Easter Basket 2017 – Writer’s Edition

Here are some things that my writer pals might like to see in their Easter baskets this year:

  • A book-inspired candle from FROSTBEARD STUDIO. (Le Cirque des Reves and Reading at a Cafe smell AWESOME!)
  • YOUR BOOK, YOUR BRAND by Dana Kaye (good book on how to present yourself and your product online.)
  • NOVEL TEAS (a collection of tea bags with literary quotes on the tag–what’s not to like?)
  • WRITING GLOVES (fingerless gloves to wear while you’re writing. They even have literary quotes on them! Choose from Alice in Wonder Land, The Raven, Pride and Prejudice, and more!)
  • ENGRAVED LITERARY SPOONS (spoons with fun bookish quotes engraved on them. Cool, huh?)
  • WRITER’S EMERGENCY PACK (cards to help with writer’s block.)
  • WRITER’S CLOCK

Have any ideas you’d like to add? Tell me in the comments! Easter is Sunday, April 16th this year, so get hoppin’!

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Launch Parties

Think like a super-fan.

Are you a super-fan of anything? You might be looking forward to a book release of a beloved series. Maybe the latest Tea Shop Mystery release found you sweaty-handed with anticipation. Or the next Stormlight Archives book. Or perhaps you cannot wait to get your paws on the next Lock and Mori book. Whatever the case, here are some ideas for celebrating your favorite franchise. Enjoy, and PARTY ON, DUDES!

  1. FOOD

The Tea Shop Mysteries always come with recipes at the back of the book. Lord of the Rings mentions lots of food in the Shire chapters. Edmund has a thing for Turkish Delight in The Chronicles of Narnia. So make a menu, go to Pinterest, and bake your little heart out.

007Turkish Delight (rose-flavored)

2. COUNT DOWN THE DAYS

For the second two Lord of the Rings movies, I drew a thirty-one-day countdown calendar (for each.)

017

(Two ideas, more to come. Bear with.)

Okay, you’re saying. I’m not a super-fan. But are you a writer? Do you have a book coming out? What are some ways you can pump up the hype? Book launches are awesome…if you set a budget and don’t go too overboard (read: get your friends/family to help.)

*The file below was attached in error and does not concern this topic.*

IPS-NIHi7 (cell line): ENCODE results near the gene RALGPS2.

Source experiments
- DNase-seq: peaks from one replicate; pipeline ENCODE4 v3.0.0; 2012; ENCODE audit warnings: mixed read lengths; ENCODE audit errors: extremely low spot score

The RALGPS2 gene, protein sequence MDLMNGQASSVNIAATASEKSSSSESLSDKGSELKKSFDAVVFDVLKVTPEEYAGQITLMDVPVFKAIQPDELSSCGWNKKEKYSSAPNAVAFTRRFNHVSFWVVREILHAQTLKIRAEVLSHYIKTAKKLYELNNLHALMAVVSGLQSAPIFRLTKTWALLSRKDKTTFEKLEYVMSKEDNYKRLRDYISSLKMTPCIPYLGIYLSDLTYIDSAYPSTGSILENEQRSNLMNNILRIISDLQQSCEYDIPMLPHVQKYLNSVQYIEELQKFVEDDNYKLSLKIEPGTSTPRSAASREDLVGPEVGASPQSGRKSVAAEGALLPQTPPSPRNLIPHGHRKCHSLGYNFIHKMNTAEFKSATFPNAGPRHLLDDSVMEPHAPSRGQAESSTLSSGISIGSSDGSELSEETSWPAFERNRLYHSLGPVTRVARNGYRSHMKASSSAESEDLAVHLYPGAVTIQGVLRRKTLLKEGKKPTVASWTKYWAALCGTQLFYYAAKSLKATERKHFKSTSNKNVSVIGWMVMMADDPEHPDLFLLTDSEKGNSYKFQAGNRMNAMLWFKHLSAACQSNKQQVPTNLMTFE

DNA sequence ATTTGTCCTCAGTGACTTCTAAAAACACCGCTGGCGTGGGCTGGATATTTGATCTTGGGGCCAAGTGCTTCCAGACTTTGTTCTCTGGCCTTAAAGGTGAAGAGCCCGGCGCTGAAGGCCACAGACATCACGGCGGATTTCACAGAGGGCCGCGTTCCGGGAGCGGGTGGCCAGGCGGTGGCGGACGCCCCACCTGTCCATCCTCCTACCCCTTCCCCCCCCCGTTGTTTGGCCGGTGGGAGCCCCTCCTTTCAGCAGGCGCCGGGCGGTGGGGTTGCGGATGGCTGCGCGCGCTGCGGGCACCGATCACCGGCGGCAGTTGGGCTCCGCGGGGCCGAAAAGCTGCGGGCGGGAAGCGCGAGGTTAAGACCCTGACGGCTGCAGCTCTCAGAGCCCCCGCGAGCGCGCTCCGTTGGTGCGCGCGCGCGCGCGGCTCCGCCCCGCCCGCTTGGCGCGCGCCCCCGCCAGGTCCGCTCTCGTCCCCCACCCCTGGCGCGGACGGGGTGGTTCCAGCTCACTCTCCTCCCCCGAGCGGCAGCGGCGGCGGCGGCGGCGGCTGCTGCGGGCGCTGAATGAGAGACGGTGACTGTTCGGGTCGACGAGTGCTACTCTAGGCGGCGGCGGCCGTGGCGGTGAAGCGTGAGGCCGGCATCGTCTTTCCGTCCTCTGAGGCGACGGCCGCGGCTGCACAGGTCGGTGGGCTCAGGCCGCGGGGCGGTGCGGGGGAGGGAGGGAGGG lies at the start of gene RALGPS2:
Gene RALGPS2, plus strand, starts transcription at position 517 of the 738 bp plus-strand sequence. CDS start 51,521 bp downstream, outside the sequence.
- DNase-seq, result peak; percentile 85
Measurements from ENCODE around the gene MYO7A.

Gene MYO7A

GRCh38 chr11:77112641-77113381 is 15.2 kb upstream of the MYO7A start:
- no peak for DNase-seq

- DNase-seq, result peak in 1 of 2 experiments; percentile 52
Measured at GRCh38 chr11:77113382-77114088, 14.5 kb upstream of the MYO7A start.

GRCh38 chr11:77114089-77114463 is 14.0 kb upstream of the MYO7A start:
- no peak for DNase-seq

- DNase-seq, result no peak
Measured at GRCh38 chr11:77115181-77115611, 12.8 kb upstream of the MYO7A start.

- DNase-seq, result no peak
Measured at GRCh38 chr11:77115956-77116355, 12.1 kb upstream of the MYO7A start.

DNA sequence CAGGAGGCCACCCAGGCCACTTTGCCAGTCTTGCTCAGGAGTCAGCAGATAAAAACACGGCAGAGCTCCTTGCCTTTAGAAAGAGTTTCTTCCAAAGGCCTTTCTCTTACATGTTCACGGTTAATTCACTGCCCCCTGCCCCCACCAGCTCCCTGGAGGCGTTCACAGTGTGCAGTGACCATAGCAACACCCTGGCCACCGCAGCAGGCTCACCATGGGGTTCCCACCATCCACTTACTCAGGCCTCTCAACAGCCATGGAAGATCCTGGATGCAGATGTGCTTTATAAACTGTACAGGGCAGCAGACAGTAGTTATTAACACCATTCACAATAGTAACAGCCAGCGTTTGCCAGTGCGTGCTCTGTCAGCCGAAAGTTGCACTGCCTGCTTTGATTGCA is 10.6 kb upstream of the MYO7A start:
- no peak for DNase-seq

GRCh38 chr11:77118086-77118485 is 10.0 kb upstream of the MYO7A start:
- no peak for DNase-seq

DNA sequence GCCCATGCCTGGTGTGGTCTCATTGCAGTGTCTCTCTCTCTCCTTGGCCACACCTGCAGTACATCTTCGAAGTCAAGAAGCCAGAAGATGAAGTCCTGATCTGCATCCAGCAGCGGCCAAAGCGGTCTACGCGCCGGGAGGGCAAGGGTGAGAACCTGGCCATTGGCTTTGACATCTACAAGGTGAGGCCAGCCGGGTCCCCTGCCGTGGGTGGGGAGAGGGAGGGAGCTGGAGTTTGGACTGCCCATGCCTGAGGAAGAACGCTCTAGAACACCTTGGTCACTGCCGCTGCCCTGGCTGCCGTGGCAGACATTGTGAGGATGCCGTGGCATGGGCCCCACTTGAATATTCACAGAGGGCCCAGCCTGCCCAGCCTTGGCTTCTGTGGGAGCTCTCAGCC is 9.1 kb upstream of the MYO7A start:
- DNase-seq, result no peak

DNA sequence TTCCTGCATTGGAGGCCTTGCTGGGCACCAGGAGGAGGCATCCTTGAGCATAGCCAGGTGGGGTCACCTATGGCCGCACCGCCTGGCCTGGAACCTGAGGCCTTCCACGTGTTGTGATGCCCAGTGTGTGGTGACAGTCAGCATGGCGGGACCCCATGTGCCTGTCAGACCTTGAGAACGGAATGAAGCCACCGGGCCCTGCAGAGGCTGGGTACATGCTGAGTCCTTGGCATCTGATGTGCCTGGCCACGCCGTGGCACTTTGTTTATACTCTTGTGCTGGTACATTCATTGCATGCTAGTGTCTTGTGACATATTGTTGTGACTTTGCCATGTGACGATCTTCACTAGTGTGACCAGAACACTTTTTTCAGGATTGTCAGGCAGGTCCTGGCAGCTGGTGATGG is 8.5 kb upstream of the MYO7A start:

Lady Catherine Says: 365 Tweets of Condescension is coming out on Jane Austen’s birthday of this year (December 16th.) And I plan on having  a local (and later an online) launch party.

Lucky me, my book of humor comes with a built-in fan base: Jane Austen.

So for refreshments, I just have to Pinterest/Google for Regency recipes and get a few friends together to bake with me. Find the era of your book and research recipes. Also look for food references (I know: duh.) And if all else fails, get a cake with your cover printed in edible frosting on top.

3. SELLING IT

Bring copies of your books to sell. If you’ve only got an e-book, that’s a little tricky. Make sure to have buy links on your business card or postcard or whatever freebie paper/s you hand out. Better yet, keep a guest book and gather email addresses (noting that you will be in touch) and email out (ONCE!) a buy link and possibly an invitation to your e-newsletter.

4. VENUE

Try your local library (some love local authors and will let you celebrate there for free!) If that doesn’t work, try bookstores, cafes, or some venue related to your book.

5. GIVEAWAYS/FREEBIES

Find a theme in your book and have favors relating to that theme. Writing a book with a tea theme? Buy personalized tea bags to hand out (with you book title and purchase info on them/your website address.) Have business cards, postcards, or bookmarks to hand out. Do a raffle. But make sure you do NOT raffle or give away your book at the event. Why? People will postpone buying your book, in hopes that they will win the raffle or giveaway.

Those are just some of my ideas. I’ve only done an e-book launch party/book signing, but I did see a small increase in sales for the next two days after the party.